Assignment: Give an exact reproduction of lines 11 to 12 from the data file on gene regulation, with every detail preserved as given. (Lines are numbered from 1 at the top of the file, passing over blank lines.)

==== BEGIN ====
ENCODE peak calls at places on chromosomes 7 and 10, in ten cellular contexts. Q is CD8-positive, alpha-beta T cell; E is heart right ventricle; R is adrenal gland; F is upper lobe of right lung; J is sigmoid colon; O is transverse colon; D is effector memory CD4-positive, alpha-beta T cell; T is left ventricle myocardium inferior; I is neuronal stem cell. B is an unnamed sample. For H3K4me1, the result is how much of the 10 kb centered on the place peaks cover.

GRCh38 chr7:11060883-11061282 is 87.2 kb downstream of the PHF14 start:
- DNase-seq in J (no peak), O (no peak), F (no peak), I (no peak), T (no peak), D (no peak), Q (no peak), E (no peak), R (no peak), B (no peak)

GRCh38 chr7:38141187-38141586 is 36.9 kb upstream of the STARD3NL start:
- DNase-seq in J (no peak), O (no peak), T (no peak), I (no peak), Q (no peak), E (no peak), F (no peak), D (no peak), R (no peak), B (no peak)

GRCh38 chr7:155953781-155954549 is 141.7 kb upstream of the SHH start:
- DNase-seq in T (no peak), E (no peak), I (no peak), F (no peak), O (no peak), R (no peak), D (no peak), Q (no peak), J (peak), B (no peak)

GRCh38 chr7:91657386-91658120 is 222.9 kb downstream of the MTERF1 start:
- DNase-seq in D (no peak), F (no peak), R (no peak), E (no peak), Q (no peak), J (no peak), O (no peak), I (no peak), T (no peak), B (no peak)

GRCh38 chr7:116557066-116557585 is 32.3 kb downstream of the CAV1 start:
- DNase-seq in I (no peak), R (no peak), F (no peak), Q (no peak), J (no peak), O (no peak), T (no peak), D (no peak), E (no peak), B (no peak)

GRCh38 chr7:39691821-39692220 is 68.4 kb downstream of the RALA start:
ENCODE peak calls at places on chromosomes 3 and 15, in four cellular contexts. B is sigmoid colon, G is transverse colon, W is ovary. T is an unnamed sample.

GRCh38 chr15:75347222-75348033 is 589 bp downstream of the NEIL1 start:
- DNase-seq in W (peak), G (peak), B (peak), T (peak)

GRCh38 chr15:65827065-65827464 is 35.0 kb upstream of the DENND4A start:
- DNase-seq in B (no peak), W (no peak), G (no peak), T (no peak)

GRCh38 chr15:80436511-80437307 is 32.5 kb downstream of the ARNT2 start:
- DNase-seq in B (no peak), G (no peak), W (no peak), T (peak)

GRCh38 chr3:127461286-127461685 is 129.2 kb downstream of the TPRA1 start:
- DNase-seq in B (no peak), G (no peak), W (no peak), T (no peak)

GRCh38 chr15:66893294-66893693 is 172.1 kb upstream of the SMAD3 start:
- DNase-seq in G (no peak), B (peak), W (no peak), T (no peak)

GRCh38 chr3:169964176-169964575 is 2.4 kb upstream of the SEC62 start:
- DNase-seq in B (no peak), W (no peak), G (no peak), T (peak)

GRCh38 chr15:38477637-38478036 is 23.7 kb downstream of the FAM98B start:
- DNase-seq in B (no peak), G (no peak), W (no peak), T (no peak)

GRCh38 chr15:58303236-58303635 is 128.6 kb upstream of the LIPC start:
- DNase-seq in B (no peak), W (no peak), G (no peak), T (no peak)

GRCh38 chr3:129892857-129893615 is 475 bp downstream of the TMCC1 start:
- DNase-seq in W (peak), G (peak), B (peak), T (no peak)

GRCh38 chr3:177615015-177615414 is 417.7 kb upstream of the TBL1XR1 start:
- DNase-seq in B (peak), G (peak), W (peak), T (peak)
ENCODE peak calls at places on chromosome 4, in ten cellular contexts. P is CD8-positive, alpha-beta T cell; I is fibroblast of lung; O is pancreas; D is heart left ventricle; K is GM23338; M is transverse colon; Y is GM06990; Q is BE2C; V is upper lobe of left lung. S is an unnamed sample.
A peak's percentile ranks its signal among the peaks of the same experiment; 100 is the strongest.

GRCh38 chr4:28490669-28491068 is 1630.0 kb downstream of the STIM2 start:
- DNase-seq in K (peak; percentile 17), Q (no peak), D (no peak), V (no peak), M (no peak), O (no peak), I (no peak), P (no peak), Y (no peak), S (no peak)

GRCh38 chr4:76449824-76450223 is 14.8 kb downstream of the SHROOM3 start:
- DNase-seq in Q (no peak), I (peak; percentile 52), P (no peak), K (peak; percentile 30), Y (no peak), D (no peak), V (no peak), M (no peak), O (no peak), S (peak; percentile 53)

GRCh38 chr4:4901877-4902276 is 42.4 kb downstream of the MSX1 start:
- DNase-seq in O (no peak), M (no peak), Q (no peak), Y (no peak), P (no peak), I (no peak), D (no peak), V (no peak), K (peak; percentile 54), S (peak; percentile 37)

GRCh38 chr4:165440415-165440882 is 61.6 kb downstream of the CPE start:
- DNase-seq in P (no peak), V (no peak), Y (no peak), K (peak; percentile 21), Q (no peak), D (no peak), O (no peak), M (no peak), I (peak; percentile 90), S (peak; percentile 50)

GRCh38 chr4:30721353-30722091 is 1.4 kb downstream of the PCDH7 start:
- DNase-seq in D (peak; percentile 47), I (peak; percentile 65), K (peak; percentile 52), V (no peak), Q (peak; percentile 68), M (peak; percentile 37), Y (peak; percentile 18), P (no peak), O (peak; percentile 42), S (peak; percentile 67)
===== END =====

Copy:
- DNase-seq in I (no peak), R (no peak), F (no peak), Q (no peak), J (no peak), O (no peak), T (no peak), D (no peak), E (no peak), B (no peak)

GRCh38 chr7:39691821-39692220 is 68.4 kb downstream of the RALA start: